Hundreds of thousands of websites hacked as part of redirection campaign

Thousands of Websites Hijacked Using Compromised FTP Credentials

Researchers reported that threat actors compromised thousands of websites using legitimate FTP credentials to hijack traffic.

Cybersecurity firm Wiz reported that since early September 2022, threat actors compromised tens of thousands of websites aimed at East Asian audiences to redirect hundreds of thousands of their users to adult-themed content.

The threat actors gained access to the website using legitimate credentials for the FTP endpoint used for managing the web application. In some cases, the passwords used by the attackers were strong and were unlikely to have been included in a dictionary for a brute-force attack. 

“Since early September 2022, an unknown threat actor has successfully compromised tens of thousands of websites mainly aimed at East Asian audiences, redirecting hundreds of thousands of their users to adult-themed content.” reads the analysis published by Wiz. “In each case, the threat actor has injected malicious code into customer-facing web pages that is designed to collect information about visitors’ environments and occasionally redirect them to these other sites, depending on both random chance and the country in which the user is located.”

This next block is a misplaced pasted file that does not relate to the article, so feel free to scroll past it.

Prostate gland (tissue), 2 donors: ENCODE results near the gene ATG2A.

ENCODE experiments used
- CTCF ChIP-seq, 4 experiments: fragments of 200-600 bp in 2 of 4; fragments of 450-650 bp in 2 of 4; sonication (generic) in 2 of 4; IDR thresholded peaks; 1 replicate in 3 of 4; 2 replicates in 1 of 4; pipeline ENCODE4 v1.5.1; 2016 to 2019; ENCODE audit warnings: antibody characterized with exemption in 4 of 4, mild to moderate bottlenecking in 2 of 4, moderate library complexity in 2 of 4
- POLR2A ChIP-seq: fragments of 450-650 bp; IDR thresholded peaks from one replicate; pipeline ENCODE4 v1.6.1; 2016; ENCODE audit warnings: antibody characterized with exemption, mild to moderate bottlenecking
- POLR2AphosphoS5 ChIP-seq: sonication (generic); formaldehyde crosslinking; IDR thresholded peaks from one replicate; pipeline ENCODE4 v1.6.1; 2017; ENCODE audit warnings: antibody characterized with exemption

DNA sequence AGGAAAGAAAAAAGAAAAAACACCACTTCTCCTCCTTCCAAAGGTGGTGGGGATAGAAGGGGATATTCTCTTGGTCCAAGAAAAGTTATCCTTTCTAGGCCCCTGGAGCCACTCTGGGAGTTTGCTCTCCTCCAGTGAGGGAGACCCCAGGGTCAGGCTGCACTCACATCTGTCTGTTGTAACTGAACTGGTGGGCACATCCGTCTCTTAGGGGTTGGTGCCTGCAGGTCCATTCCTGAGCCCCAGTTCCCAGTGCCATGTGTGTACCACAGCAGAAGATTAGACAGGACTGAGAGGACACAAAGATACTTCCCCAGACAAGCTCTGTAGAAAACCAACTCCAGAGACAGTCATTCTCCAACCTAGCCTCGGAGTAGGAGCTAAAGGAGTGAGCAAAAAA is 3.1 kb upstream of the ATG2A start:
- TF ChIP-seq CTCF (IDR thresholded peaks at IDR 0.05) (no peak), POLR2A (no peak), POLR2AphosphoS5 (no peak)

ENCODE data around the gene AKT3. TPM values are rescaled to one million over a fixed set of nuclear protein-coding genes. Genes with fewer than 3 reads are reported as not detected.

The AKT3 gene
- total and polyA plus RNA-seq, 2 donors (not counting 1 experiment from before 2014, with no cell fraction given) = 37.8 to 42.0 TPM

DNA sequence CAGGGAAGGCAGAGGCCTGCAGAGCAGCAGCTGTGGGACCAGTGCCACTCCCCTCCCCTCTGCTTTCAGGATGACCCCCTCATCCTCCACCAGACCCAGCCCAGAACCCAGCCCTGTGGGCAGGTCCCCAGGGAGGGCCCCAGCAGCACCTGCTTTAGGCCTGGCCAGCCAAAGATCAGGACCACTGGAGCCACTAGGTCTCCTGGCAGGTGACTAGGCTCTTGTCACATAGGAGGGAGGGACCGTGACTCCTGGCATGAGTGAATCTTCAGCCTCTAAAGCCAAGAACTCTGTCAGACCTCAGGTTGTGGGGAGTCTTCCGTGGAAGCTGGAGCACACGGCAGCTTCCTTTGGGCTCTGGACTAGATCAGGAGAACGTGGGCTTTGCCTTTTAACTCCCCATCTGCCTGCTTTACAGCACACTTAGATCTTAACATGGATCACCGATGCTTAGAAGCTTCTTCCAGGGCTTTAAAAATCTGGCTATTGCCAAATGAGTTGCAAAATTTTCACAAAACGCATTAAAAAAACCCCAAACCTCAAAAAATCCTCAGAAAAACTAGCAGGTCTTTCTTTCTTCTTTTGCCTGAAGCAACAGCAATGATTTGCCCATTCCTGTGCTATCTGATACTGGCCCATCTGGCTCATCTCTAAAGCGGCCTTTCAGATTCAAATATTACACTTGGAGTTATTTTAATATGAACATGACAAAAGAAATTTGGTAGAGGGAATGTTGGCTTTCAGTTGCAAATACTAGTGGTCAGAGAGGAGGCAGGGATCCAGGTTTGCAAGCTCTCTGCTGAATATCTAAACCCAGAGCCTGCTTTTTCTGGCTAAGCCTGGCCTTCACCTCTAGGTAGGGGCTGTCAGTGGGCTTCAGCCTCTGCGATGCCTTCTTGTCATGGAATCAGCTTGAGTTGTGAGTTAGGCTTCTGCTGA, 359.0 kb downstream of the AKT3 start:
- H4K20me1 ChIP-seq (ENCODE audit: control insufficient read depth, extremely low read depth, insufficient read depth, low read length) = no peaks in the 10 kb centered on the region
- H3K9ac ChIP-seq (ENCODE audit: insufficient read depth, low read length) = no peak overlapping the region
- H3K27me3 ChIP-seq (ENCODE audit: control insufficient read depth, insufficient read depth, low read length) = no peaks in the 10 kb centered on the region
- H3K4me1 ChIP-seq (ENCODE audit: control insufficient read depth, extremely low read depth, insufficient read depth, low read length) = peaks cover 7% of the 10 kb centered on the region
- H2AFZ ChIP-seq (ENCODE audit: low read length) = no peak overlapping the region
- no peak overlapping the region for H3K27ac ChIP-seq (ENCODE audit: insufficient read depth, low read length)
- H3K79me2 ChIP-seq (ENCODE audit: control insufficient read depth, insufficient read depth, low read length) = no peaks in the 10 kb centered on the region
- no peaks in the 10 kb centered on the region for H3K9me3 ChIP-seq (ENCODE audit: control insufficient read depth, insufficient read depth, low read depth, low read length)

Many compromised websites belong to small companies, while some others were operated by large corporations.

Once obtained access to the target website, the attackers modified existing web pages by adding a single line of HTML code, in the form of a script tag referencing a remotely hosted JavaScript script. The analysis of relevant FTP logs for many attacks revealed that the threat actor was connecting to these FTP endpoints from a static IP address (172.81.104[.]64).

The researchers reported that in some cases, once obtained the FTP credentials, the attackers injected the JavaScript code directly into existing files on the compromised server.

The redirection logic implemented in the JavaScript script checks for a set of certain conditions. The technique allows redirecting the visitors to the destination website only if these conditions have been met.

The experts noticed that the redirection process has changed over time. The visitors to compromised websites were initially redirected directly, but starting from February they were redirected through one of four known intermediate servers with URLs masquerading as legitimate websites.

“According to data from SimiliarWeb, the above intermediate servers handle hundreds of thousands of visitors each month – the vast majority originating in East Asia – and some campaigns have been more active than others during different periods of time, which might be related to changes in the aforementioned ‘probability’ field of each campaign.”continues the analysis.h ento

The researchers reported that in some cases, administrators of the compromised websites after becoming aware of the compromise removed the malicious redirection, but it reappeared shortly thereafter. 

“We remain unsure as to how the threat actor has been gaining initial access to so many websites, and we have yet to identify any significant commonalities between the impacted servers other than their usage of FTP. Although it’s unlikely that the threat actor is using a 0day vulnerability given the apparently low sophistication of the attack, we can’t rule this out as an option,” the analysis concludes.

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Pierluigi Paganini

(SecurityAffairs – hacking, redirection campaign)
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